The Reliability Spending Conundrum
What is the right and prudent level of spending on service?
Times have changed for electric utilities. The combination of deregulation, mergers, major storms, and widespread outages has shifted the industry's emphasis to reliability. That wasn't always true. Even 20 years ago, the growth of load was adding so much to ratebases and driving such large rate increases that regulators spent a lot of time reviewing plans for capacity additions-and challenging utilities for over-spending. Because of these "prudency reviews," excessive costs sometimes were disallowed as additions to ratebase.
Generation today is deregulated in many states, while many states have excess supply. And concerns about reliability are escalating. Consequently, regulators are focused on whether utilities are spending enough money to ensure quality of service.
Trending, benchmarking, and modeling are three good tests utilities and regulators can use to determine the right amount of spending for the desired quality of service.
One of the most commonly used tests for spending prudency examines the trend of spending and service levels. Looking back over a specific time period, what has the utility spent on reliability, service, or system integrity? How does that compare to service level and performance over the same time?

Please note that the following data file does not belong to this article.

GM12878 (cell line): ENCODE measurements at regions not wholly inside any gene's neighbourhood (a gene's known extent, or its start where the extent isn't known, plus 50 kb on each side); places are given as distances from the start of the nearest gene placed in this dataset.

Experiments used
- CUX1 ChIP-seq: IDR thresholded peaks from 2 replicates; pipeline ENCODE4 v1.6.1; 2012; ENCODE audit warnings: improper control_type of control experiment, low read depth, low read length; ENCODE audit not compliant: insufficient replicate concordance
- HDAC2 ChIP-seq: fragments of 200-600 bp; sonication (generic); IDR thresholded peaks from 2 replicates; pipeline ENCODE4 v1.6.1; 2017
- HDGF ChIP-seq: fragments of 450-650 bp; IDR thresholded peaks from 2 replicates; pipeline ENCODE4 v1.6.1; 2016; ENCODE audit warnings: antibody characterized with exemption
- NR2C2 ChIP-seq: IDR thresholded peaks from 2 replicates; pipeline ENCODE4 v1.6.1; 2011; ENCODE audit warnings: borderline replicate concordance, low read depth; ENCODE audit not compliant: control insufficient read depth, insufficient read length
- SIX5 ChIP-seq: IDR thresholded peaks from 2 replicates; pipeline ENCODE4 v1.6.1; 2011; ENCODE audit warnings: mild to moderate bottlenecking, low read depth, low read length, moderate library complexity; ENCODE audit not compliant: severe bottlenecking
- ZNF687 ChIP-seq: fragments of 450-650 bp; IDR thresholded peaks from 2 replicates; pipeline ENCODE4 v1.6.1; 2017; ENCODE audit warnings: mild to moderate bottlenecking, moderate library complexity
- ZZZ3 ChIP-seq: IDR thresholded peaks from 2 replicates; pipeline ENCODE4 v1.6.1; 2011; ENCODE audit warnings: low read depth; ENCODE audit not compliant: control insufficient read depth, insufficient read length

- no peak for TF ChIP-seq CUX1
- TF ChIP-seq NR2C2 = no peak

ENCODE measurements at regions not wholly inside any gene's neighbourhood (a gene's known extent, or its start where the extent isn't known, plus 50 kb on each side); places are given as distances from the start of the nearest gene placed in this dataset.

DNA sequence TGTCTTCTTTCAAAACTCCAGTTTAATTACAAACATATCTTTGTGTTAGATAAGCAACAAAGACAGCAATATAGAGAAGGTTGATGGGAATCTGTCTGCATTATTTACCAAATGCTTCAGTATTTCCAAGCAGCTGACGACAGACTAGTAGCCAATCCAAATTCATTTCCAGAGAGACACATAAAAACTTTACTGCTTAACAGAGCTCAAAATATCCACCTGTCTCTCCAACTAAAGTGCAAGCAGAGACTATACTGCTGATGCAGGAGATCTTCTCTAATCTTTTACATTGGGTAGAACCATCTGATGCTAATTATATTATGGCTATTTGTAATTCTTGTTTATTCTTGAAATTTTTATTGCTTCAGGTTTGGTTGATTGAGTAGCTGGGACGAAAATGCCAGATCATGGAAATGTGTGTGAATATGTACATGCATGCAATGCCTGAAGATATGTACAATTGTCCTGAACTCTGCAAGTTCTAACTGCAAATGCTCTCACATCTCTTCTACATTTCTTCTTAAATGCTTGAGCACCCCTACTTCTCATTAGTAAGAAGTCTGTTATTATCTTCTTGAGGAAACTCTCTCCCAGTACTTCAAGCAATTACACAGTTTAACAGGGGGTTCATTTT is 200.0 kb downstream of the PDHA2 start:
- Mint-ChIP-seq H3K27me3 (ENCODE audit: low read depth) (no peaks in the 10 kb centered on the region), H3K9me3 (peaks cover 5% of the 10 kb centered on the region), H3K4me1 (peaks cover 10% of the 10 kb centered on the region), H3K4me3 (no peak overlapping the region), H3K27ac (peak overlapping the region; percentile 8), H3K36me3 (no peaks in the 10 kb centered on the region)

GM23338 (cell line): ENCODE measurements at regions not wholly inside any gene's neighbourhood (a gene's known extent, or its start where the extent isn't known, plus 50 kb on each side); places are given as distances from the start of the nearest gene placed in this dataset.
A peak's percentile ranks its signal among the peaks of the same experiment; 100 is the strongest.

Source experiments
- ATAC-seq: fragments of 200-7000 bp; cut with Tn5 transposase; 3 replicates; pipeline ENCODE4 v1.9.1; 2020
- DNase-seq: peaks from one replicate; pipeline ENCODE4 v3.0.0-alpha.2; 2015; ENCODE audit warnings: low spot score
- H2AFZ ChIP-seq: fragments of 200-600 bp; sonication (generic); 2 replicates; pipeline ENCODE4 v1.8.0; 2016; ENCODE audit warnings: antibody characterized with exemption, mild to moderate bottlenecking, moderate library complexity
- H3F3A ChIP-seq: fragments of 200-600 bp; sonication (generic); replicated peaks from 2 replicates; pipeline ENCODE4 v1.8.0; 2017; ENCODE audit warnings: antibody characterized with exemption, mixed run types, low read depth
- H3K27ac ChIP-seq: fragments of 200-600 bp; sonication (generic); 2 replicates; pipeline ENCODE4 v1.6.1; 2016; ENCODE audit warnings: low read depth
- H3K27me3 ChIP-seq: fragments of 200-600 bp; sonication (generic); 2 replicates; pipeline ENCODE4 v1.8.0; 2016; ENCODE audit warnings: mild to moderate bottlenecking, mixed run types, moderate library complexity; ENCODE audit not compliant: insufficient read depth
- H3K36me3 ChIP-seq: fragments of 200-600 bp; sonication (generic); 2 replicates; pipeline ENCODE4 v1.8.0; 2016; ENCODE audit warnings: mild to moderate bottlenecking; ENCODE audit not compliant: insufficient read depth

Take five years of spending on reliability, service, or system integrity, and compare that with five years of service level performance. If the results look like Figure 1, where spending and service are both going down, there is a problem. The utility either is not spending enough or not spending it prudently.
Some utility executives may consider trending a backward-looking, late-emerging test. If trending is known to be part of the utility's review process, it can cause forward-looking decision makers to take action in advance to avoid the situation. If a utility is decreasing its spending on service-related categories, it would do well to ensure that service levels are trending up. When the curves slope in opposite directions, the case that spending is inadequate or imprudent is less compelling.
When there is more than one indicator of spending or service level, the test is more complicated. For some utilities, "inconclusive" results may be considered good enough. However, for more progressive organizations, the objective (and challenge) is to ensure that the results tell the same positive story: spending is going down and service problems are going down too. This will help stabilize rates, continue service improvements, and beef up return on investment.
The results of benchmarking to determine whether the spending level is right and prudent also can be either ambivalent or compelling. Presumably, a company that spends less than its peers on service-related problems, and which has a better service level, has no problem. But is that all there is to it?
Many companies want all their benchmarks to be in the first quartile or even the first decile-where "first" applies to the end of the scale with low costs and high levels of service. Other utilities may have a compact with their customers and regulators to find the right point along some tradeoff curve between cost and service.
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